I came to California in the mid-sixties. I was introduced to the Argentinean born composer named Lalo Shifrin (then of Mission Impossible fame). I ended up writing songs to a number of his motion pictures. I suggested we write a Broadway Musical together. He gave me an Argentinean novel translated into English from the Spanish to read as a possible idea. Suffice it to say, we never made a musical from the book -- but in one of the chapters, the principal character describes himself as sitting alone in a bar drinking and listening to an American pianist "Killing me softly with his blues". I put it in my "idea" book for use at a future time with a parenthesis around the word "blues" and substituted the word "song" instead. Many years later, Lori Lieberman saw Don McLean in concert. I then wrote the lyric and gave it to Charles Fox to set to music."
"According to Lori Lieberman, the artist who performed the original recording, the song was born of a poem she wrote after experiencing a strong reaction to a Don McLean concert. She related this to Gimbel, who took her feelings and put them into words. Then, Gimbel passed the words on to Fox, who set them to music."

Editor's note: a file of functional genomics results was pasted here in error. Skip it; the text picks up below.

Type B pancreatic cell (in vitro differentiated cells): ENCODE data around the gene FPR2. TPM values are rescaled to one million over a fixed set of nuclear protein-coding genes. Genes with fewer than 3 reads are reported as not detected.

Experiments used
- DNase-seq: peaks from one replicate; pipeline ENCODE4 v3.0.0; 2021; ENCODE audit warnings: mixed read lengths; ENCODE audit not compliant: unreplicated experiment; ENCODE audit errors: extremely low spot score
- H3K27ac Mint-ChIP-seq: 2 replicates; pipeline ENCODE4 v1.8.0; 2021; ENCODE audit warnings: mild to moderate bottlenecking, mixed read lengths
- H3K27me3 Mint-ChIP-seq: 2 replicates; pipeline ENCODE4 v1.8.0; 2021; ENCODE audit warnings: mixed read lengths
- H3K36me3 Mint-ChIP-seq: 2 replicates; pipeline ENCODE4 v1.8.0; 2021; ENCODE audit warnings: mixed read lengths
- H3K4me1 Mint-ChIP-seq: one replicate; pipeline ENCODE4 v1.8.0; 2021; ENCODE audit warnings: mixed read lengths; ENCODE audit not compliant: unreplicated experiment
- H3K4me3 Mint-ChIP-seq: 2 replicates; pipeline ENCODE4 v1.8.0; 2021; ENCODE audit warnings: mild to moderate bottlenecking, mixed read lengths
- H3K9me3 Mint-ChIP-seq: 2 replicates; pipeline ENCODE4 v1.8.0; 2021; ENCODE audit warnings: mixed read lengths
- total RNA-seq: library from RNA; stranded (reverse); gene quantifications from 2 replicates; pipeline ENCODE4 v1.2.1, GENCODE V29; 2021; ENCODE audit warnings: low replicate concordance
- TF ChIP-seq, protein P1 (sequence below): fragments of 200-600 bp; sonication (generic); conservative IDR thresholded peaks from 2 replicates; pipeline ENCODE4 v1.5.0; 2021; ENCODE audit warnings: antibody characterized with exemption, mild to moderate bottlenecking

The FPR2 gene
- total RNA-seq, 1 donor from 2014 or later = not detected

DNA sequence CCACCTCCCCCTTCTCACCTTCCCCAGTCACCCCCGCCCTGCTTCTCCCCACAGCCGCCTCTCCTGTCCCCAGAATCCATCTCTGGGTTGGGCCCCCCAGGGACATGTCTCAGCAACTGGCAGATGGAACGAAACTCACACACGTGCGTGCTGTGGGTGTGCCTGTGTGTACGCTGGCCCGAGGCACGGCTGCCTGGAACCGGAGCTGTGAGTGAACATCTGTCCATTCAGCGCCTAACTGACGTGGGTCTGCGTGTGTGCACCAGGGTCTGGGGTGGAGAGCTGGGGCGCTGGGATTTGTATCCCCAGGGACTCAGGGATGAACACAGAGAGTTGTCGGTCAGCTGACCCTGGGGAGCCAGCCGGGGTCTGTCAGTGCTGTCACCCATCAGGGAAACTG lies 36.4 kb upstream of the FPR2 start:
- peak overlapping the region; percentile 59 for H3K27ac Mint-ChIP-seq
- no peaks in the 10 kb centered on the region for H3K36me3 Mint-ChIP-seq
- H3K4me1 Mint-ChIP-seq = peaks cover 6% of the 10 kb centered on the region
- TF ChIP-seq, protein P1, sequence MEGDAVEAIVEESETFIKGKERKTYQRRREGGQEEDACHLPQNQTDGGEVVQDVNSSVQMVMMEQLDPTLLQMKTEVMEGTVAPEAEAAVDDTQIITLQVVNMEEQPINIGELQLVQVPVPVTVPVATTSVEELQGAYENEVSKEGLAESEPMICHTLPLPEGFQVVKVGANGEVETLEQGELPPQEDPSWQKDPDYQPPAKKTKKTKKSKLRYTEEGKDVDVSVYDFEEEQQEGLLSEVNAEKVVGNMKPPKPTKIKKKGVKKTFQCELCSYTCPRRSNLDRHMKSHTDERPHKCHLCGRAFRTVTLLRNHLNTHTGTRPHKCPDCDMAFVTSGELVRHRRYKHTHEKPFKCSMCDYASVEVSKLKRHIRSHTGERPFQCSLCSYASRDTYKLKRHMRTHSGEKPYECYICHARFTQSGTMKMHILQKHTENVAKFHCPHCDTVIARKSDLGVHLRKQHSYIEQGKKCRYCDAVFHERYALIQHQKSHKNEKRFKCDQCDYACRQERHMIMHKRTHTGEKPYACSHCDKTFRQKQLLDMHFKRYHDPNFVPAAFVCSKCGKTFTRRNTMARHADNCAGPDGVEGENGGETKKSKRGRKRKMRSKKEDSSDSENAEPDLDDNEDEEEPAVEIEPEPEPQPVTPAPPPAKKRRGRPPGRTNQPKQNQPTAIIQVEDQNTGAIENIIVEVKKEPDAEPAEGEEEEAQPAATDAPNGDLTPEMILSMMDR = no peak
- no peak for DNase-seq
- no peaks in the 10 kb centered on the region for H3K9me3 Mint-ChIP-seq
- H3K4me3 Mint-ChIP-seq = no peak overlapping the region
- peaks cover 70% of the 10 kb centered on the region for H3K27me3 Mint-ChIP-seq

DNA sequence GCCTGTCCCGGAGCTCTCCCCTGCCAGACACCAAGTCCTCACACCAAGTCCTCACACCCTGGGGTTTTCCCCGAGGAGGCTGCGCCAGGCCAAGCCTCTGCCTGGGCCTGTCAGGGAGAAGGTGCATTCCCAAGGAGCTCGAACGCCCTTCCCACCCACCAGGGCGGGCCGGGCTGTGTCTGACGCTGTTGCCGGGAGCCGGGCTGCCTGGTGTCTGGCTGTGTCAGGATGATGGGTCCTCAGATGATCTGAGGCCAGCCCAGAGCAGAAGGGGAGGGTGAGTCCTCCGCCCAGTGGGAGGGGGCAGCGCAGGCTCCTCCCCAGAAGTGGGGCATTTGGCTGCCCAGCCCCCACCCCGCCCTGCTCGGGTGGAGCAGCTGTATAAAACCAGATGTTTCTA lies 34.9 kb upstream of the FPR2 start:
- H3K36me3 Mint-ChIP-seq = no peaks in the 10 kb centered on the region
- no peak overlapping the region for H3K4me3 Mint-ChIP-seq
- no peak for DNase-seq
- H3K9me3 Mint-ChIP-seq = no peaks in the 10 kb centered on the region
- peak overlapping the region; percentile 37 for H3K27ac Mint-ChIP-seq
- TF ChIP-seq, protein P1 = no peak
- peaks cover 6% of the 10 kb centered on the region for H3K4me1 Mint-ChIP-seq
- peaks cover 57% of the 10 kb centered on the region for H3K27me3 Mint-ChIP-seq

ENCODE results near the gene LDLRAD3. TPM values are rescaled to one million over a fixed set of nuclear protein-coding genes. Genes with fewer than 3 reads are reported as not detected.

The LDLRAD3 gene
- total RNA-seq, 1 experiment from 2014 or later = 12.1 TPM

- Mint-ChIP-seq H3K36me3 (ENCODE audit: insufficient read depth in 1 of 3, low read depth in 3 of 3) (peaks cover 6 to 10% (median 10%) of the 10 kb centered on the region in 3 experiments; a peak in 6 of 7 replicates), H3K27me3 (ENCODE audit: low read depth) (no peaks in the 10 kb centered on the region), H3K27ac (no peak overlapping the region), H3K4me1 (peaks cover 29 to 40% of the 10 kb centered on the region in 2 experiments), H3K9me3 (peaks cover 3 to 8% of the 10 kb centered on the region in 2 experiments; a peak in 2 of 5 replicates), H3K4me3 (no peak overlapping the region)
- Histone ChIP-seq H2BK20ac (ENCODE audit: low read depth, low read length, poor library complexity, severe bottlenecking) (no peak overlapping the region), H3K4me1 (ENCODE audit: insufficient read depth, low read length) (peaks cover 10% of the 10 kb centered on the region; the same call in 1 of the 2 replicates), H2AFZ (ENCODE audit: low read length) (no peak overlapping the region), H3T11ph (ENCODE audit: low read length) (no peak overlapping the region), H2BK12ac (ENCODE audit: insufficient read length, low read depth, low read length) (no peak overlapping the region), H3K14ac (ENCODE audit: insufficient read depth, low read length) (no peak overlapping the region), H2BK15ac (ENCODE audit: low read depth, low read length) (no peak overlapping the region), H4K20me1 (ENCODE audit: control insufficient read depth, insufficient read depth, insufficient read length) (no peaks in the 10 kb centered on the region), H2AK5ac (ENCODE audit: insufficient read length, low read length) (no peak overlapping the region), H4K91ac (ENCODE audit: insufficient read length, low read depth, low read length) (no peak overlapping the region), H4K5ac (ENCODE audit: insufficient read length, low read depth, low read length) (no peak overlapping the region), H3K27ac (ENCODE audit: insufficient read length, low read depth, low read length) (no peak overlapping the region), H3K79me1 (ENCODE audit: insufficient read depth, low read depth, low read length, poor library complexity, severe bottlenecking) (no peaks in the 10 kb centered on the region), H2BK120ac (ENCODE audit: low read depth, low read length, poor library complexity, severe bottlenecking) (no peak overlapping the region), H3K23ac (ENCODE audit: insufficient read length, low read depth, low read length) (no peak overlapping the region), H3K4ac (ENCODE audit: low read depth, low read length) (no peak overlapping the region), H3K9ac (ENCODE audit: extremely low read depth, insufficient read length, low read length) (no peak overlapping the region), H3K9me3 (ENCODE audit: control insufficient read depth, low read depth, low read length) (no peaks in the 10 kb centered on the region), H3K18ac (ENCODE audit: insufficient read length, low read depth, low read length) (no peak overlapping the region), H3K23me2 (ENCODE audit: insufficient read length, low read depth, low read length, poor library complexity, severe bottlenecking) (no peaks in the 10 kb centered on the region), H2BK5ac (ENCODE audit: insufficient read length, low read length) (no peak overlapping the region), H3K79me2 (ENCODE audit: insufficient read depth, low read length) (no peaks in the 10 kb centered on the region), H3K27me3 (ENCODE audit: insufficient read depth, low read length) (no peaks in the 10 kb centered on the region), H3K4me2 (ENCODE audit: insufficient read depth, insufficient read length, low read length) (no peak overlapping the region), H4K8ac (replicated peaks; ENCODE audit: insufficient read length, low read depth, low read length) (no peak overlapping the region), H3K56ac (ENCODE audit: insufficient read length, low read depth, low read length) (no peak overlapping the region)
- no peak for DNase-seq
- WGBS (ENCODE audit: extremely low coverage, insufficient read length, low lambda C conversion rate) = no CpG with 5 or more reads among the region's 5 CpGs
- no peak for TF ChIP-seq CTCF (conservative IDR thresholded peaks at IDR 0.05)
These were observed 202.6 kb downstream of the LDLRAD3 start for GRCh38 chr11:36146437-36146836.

It would also seem that the Fugees came out with their own version that hit pretty well when it came out too. It's good, but pales in comparison to Roberta's if you ask me. Others have tried it but no others really made it as big.

Don McClean's 1971 "American Pie" song (on the album of the same name) about "the day the music died", is another great example of a song that we didn't understand right away, what it meant. This video explains it pretty well although when asked what the song meant, McClean said, "It means I never have to work again." Then stating he believed a singer/songwriter should make their statement and move on. It's generally understood to mean the day a plane crashed in a field back in 1959, ending the career of several famous musicians who were on tour. I heard recently on a documentary of rock stars, a British musician said he remembered when it happened, that day in 1959 and he felt that it was a day that music died, too. It was great fun eventually learning what such an iconic song meant.

But I thought there were other great songs on that album, as I did with Roberta's album. On Don's album there was the flip sides Babylon round robin with his own overdub. There was the other iconic song that also has lasted down through the years, "Vincent" about Vincent Van Gogh (one of my favorite painters) which affected me strongly for year after year and had lyrics that spoke to me deeply all those years ago, and still does to this very day.